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The Building Blocks of Remote Monitoring

Connecting Remote Sites or Facilities

You have devices and equipment operating in multiple physical locations that rely on field personnel for monitoring and maintenance. Did you know that in many cases, it's relatively easy and cost effective to connect these operations to your existing SCADA system instead? Check out this simple breakdown of the elements that make it possible for you to remotely and securely monitor all of your devices, all of the time.

Connecting Devices On Site

The first step to monitoring a remote site involves getting your devices connected to an Ethernet network. For many operations that have already been running for some time, the existing devices will not have Ethernet capability built in. Fortunately, you have different options to connect such devices and equipment to a network.

Common Connection Types

  • Ethernet
  • I/O
  • Modbus RTU
  • Serial
  • Secure VPN/Tunnel

Quick Tip

Some network connectivity products allow daisy chaining as an easy way to reduce ethernet wiring costs.

Modbus Gateways


Power Meter


I/O Module

Use Modbus gateways to seamlessly connect your Modbus devices. It's the easiest way to create immediate access via remote commands sent from your SCADA. Similar gateways are also available to support PROFIBUS, DF1, and EtherNet/IP.

CNC Machine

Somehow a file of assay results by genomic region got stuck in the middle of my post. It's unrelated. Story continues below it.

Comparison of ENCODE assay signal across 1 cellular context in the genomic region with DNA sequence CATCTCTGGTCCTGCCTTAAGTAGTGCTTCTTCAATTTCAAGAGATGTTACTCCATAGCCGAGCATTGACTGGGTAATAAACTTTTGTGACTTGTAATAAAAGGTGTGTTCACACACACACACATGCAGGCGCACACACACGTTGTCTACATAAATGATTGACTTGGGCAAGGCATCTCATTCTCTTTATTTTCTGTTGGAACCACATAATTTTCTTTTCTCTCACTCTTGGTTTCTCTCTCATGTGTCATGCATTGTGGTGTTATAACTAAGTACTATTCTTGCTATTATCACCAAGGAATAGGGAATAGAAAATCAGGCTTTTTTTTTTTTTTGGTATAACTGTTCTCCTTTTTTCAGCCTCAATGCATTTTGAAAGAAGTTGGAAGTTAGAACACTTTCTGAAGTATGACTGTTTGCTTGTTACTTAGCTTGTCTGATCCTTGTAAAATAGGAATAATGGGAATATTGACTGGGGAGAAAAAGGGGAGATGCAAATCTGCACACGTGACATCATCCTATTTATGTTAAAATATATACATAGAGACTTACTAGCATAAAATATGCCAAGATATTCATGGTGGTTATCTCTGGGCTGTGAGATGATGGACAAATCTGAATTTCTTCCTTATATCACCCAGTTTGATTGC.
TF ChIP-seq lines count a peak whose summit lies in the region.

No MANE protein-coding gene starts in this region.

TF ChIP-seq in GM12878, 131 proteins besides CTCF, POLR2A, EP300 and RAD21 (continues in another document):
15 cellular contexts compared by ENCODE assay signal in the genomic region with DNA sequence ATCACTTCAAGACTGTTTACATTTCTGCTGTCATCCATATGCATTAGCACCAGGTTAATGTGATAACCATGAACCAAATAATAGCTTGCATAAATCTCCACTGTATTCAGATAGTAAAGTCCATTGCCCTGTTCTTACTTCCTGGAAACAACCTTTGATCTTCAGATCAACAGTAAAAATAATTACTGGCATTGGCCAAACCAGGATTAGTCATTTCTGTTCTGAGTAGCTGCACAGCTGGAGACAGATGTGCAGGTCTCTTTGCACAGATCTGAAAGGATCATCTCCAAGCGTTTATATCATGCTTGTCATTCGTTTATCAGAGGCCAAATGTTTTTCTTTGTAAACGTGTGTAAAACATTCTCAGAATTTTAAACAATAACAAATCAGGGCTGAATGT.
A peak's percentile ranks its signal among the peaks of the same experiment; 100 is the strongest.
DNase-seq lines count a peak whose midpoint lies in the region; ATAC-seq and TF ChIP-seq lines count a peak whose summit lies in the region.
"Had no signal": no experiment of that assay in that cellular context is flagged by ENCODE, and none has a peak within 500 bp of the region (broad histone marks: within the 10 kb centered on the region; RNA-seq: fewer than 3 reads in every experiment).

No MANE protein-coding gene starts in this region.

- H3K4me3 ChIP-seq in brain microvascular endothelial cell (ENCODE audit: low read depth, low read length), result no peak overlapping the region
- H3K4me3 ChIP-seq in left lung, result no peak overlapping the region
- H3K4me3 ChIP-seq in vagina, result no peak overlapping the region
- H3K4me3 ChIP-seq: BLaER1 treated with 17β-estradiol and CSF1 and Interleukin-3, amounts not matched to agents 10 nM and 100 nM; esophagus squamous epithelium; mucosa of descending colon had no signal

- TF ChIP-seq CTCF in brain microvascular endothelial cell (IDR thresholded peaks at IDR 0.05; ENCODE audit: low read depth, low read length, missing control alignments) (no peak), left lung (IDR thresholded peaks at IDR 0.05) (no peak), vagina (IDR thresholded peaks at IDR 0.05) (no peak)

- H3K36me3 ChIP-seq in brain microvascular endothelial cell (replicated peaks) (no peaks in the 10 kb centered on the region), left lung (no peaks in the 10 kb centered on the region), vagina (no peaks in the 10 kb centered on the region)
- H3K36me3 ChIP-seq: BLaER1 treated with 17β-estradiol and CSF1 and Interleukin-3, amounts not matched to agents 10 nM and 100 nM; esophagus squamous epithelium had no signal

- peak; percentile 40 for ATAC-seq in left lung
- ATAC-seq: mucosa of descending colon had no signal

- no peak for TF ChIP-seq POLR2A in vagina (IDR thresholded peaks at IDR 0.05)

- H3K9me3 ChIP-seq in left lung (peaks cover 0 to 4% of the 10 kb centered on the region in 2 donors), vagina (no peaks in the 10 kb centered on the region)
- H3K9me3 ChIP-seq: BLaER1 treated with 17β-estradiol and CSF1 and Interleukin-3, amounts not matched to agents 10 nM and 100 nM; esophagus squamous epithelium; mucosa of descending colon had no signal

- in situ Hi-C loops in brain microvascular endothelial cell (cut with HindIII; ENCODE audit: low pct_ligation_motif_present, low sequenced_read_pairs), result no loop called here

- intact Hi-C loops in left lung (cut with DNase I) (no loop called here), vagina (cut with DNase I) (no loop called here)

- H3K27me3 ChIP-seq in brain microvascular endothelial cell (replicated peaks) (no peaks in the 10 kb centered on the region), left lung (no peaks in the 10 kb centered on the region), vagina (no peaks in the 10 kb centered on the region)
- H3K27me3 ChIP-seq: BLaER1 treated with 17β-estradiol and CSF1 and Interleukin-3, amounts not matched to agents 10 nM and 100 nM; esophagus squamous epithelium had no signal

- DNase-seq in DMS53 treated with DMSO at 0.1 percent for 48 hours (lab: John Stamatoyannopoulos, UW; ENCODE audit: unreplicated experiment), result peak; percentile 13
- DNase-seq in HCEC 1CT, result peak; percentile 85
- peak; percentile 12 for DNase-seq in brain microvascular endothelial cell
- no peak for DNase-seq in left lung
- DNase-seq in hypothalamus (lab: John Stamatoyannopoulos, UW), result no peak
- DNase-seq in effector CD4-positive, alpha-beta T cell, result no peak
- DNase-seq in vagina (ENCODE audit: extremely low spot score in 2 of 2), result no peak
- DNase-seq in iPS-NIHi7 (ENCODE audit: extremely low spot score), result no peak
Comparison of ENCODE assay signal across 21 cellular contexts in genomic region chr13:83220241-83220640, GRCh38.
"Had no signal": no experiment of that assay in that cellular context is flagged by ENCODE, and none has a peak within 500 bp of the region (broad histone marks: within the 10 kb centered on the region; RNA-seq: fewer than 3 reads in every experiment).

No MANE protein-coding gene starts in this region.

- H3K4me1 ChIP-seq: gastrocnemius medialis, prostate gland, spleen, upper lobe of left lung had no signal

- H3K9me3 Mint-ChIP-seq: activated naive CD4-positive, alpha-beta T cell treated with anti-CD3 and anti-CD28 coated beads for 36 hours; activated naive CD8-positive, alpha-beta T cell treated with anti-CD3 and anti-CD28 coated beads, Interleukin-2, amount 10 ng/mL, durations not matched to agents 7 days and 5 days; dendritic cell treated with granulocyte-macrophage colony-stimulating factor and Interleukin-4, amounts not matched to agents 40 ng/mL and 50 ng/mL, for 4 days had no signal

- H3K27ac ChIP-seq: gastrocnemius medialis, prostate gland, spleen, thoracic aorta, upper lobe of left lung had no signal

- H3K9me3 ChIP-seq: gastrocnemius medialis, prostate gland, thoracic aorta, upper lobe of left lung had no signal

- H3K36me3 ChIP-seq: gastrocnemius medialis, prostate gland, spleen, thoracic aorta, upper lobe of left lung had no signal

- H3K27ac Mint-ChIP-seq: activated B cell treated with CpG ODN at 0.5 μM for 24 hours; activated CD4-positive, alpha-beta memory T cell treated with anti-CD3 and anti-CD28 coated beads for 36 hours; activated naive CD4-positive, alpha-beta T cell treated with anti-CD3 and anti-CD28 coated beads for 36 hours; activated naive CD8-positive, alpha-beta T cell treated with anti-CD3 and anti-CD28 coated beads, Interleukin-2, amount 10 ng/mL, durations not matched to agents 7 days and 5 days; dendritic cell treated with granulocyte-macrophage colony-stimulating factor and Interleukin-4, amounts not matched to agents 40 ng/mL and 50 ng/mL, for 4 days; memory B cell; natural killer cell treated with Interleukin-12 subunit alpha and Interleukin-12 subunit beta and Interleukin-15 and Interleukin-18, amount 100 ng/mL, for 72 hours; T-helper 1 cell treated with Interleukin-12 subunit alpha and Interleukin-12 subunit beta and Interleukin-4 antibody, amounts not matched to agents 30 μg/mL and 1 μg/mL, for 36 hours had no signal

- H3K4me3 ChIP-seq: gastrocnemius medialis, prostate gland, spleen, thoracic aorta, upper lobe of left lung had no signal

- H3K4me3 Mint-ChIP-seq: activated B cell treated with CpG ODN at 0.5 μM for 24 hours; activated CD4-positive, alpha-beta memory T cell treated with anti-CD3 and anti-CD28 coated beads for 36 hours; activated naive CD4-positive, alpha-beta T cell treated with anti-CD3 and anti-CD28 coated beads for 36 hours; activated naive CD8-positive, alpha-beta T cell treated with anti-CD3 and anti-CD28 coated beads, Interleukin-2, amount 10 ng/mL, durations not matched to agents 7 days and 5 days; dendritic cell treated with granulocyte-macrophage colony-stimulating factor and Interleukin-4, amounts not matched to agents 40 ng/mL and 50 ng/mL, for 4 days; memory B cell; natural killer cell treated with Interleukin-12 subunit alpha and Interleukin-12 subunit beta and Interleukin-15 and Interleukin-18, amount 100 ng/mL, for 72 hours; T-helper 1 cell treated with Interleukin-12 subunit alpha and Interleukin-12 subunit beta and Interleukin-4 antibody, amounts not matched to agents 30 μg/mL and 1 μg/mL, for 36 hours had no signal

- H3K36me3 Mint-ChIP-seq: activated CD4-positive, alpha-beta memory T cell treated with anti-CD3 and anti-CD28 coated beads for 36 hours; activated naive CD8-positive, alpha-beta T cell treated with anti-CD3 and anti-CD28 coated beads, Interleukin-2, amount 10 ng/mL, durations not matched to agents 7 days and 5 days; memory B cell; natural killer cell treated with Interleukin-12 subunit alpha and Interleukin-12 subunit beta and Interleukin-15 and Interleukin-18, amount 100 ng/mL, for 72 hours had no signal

Device Server

Digital + Analog IO Devices

Devices with a serial port are easily connected to the network with a device server. This works great for CNCs that use their serial port to download programs or monitor current conditions.

The Local Network On Site

If you don't already have a network at your remote site, you can use Ethernet switches and wireless access points to provide the common network that these devices will connect to. Many options and form factors are available to cover different scenarios. Managed switches provide a number of advantages for monitoring applications - they can be configured for different performance requirements and can be monitored by your current SCADA system.

Ethernet I/O Modules

Easily monitor on-site door sensors, flow meters, alarms, light towers and a wide array of digital and analog input devices using inexpensive Ethernet I/O modules.

Ethernet Switches

Wi-Fi Client

Wireless Access Point

Connecting the site Back to SCADA

Each remote site need a connection to the Internet in order to connect to your SCADA system typically via Internet, leased line, or radio.

VPN Router

You should set up a secure tunnel so your SCADA system can access the remote devices. This can be done by placing a VPN router between the network on-site and the internet or WAN.

Combo Router/Switch

A combo router+switch unit can simultaneously connect and protect multiple Ethernet devices, saving you space and money.

Cellular Modem or Router

You can use cellular modems or routers if your site has no wired connection to an outside network.

SCADA System

Once these systems are in place, you will be able to monitor your remote devices and operations via your SCADA system as if they were connected locally. While there are variations in the components used for specific scenarios, you can apply these basic methods to nearly any location.